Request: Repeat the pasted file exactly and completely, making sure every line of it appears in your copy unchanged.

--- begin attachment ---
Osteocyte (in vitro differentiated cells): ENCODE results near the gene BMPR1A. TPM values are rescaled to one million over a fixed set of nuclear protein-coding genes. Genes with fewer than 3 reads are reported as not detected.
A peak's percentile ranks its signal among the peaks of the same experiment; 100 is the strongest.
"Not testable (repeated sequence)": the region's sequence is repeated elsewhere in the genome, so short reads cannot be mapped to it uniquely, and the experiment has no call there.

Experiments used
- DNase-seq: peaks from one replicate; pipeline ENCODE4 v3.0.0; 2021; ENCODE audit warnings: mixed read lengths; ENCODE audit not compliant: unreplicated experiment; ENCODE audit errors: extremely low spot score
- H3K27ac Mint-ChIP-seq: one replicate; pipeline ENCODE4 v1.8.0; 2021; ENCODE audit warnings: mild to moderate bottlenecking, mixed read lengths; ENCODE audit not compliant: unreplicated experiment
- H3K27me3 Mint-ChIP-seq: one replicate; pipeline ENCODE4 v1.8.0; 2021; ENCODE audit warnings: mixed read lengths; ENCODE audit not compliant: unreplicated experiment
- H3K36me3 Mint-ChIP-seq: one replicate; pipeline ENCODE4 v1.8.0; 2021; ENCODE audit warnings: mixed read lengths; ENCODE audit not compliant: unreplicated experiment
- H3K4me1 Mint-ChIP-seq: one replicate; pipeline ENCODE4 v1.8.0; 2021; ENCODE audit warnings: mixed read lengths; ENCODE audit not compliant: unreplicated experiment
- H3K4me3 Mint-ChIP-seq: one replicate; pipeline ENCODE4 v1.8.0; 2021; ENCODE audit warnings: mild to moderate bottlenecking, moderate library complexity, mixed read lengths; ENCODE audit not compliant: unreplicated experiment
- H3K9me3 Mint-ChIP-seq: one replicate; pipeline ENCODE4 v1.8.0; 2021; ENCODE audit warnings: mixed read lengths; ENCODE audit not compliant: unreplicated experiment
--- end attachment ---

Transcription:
Osteocyte (in vitro differentiated cells): ENCODE results near the gene BMPR1A. TPM values are rescaled to one million over a fixed set of nuclear protein-coding genes. Genes with fewer than 3 reads are reported as not detected.
A peak's percentile ranks its signal among the peaks of the same experiment; 100 is the strongest.
"Not testable (repeated sequence)": the region's sequence is repeated elsewhere in the genome, so short reads cannot be mapped to it uniquely, and the experiment has no call there.

Experiments used
- DNase-seq: peaks from one replicate; pipeline ENCODE4 v3.0.0; 2021; ENCODE audit warnings: mixed read lengths; ENCODE audit not compliant: unreplicated experiment; ENCODE audit errors: extremely low spot score
- H3K27ac Mint-ChIP-seq: one replicate; pipeline ENCODE4 v1.8.0; 2021; ENCODE audit warnings: mild to moderate bottlenecking, mixed read lengths; ENCODE audit not compliant: unreplicated experiment
- H3K27me3 Mint-ChIP-seq: one replicate; pipeline ENCODE4 v1.8.0; 2021; ENCODE audit warnings: mixed read lengths; ENCODE audit not compliant: unreplicated experiment
- H3K36me3 Mint-ChIP-seq: one replicate; pipeline ENCODE4 v1.8.0; 2021; ENCODE audit warnings: mixed read lengths; ENCODE audit not compliant: unreplicated experiment
- H3K4me1 Mint-ChIP-seq: one replicate; pipeline ENCODE4 v1.8.0; 2021; ENCODE audit warnings: mixed read lengths; ENCODE audit not compliant: unreplicated experiment
- H3K4me3 Mint-ChIP-seq: one replicate; pipeline ENCODE4 v1.8.0; 2021; ENCODE audit warnings: mild to moderate bottlenecking, moderate library complexity, mixed read lengths; ENCODE audit not compliant: unreplicated experiment
- H3K9me3 Mint-ChIP-seq: one replicate; pipeline ENCODE4 v1.8.0; 2021; ENCODE audit warnings: mixed read lengths; ENCODE audit not compliant: unreplicated experiment